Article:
The Arctic Giant
Superman Theatrical Cartoons - February 27, 1942
Arctic explorers find a gigantic, wholly intact dinosaur trapped in the ice – go figure – and bring it back to Metropolis to be displayed in a specially refrigerated museum. The monster is, of course, still alive, and when an accident causes the turbines powering the refrigeration to shut down, the titanic beast rampages across the city.
The Arctic Giant predates the grandpappies of the giant monster movie craze – the Harryhausen masterpiece The Beast From 50,000 Fathoms and the genre-defining Godzilla – by more than a solid decade, but would look pretty familiar to monster-movie aficionados of the 1950s. The monster’s tail smashes the corners of buildings, he wrecks an elevated train, wades towards a dam overlooking a vulnerable village below, and so on. Obviously inspired in some part by King Kong, which had debuted a decade earlier, the Fleischer’s Arctic Giant was nonetheless setting the stage for legions of giant monsters yet to come.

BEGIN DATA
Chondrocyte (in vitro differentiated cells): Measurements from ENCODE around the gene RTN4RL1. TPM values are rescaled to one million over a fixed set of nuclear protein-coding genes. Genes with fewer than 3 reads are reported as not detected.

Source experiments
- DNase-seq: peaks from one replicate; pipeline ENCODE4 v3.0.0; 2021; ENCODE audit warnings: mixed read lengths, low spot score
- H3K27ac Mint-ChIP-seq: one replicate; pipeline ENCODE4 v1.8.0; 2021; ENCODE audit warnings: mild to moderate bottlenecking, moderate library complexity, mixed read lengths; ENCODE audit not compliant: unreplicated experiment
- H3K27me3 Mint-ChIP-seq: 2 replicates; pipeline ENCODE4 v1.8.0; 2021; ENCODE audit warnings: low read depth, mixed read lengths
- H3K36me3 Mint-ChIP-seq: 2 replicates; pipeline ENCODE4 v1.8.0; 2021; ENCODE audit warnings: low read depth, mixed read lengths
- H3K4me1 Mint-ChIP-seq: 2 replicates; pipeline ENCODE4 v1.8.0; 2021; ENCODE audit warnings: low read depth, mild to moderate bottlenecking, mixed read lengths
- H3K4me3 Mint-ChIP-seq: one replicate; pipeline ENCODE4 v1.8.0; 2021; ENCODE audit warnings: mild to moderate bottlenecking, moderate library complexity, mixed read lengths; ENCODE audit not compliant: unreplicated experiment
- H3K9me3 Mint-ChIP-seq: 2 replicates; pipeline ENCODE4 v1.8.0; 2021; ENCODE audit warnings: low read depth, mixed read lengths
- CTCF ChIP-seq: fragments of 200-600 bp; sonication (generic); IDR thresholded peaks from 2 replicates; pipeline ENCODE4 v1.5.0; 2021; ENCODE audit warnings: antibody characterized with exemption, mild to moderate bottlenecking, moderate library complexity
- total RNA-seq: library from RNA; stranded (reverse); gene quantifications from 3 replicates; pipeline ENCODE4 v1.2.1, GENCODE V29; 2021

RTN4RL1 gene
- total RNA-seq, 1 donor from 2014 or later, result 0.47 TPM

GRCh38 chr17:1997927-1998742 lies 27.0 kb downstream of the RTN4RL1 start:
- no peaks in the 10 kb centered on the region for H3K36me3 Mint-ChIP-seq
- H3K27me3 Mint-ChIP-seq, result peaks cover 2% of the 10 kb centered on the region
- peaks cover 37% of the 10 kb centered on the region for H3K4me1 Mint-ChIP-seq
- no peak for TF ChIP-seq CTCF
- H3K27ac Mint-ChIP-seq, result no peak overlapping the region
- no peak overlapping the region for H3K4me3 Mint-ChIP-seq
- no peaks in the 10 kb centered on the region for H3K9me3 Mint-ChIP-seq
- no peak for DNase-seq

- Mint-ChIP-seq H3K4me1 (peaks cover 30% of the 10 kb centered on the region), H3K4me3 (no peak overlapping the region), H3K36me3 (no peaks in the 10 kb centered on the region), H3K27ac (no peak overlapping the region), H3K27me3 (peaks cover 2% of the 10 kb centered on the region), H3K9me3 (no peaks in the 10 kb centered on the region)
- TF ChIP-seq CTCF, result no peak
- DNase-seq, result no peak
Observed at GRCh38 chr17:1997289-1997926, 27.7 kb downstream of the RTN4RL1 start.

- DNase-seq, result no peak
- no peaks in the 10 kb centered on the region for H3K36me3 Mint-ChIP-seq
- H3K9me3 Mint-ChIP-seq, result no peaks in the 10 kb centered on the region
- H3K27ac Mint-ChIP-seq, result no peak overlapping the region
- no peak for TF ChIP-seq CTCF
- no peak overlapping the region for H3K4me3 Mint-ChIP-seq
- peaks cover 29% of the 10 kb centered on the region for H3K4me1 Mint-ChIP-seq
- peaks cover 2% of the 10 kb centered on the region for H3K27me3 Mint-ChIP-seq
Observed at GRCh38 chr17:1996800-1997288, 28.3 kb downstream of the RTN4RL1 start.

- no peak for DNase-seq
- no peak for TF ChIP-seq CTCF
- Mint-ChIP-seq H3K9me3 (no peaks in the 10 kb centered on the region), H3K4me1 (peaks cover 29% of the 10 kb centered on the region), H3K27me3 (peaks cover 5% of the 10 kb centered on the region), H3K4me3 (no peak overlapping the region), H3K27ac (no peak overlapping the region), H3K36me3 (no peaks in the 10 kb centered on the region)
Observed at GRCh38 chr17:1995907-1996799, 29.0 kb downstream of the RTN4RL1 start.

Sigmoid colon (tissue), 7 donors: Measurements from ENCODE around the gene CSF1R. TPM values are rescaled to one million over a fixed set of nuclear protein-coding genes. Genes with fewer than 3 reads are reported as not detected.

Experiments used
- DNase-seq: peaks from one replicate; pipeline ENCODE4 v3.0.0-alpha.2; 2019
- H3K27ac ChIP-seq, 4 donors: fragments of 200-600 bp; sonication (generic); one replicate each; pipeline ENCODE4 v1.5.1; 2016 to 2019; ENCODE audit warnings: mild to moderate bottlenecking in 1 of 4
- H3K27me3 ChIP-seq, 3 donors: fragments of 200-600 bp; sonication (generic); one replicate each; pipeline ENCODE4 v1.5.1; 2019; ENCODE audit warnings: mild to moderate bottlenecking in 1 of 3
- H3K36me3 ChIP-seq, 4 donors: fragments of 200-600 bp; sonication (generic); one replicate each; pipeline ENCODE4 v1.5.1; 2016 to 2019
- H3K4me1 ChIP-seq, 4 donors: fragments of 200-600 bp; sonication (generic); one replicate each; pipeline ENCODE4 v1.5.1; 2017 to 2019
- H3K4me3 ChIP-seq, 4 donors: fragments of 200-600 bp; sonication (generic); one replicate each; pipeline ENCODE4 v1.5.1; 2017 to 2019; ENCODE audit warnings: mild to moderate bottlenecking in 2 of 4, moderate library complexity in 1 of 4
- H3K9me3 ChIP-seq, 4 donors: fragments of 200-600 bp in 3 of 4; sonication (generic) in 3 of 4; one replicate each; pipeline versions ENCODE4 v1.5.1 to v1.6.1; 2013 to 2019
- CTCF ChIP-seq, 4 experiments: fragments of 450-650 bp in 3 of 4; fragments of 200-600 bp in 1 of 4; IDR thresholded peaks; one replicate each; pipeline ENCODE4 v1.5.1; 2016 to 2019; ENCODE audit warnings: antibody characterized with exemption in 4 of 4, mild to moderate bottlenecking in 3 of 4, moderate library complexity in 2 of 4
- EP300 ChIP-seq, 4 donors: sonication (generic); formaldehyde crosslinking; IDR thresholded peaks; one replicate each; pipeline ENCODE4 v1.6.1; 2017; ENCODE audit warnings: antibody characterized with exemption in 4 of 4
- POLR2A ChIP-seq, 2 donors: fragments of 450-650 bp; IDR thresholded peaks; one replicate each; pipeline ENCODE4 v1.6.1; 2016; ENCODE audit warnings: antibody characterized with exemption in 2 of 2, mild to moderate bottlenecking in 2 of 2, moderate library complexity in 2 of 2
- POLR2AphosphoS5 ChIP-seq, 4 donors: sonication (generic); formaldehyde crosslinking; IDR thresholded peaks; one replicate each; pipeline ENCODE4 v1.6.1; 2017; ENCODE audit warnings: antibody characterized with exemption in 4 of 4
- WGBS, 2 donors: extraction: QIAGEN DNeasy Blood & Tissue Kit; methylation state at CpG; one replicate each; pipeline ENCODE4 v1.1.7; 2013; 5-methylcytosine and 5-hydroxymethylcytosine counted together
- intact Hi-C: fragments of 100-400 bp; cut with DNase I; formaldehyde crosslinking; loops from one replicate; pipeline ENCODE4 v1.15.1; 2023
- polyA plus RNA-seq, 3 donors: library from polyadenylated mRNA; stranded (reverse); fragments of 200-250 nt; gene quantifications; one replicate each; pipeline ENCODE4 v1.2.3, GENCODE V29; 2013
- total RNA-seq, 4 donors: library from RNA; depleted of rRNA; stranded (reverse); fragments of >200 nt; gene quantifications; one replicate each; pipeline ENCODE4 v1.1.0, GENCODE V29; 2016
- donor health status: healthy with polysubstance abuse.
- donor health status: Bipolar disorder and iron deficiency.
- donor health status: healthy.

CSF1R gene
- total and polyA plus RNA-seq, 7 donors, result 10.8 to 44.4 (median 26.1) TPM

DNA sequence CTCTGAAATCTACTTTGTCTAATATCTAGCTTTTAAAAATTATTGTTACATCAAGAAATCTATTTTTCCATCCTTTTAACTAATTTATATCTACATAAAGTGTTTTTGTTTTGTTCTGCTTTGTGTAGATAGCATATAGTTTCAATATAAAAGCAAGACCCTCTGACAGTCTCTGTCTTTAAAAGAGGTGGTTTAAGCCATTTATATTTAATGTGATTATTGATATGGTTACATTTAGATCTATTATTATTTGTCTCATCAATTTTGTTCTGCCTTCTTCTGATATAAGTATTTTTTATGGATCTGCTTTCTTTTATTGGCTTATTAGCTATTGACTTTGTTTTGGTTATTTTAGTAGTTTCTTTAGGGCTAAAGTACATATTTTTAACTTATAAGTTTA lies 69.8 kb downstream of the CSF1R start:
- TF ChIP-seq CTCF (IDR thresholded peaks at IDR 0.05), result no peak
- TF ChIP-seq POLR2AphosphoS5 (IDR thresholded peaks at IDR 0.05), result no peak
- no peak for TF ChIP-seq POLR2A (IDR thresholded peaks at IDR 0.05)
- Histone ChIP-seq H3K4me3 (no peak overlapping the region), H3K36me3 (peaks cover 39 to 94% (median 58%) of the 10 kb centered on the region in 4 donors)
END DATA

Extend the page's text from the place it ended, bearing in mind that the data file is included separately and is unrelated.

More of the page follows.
The Arctic Giant also marks the debut of Jackson Beck in the role originated and usually performed by Julian Noa, Perry White, while Noa retains the role of narrator. Later, Beck – best known probably as the voice of Bluto in the Fleischer Popeye cartoons, and also the narrator of the radio serial – would go on to voice Perry White in the later Filmation series of Superman cartoons.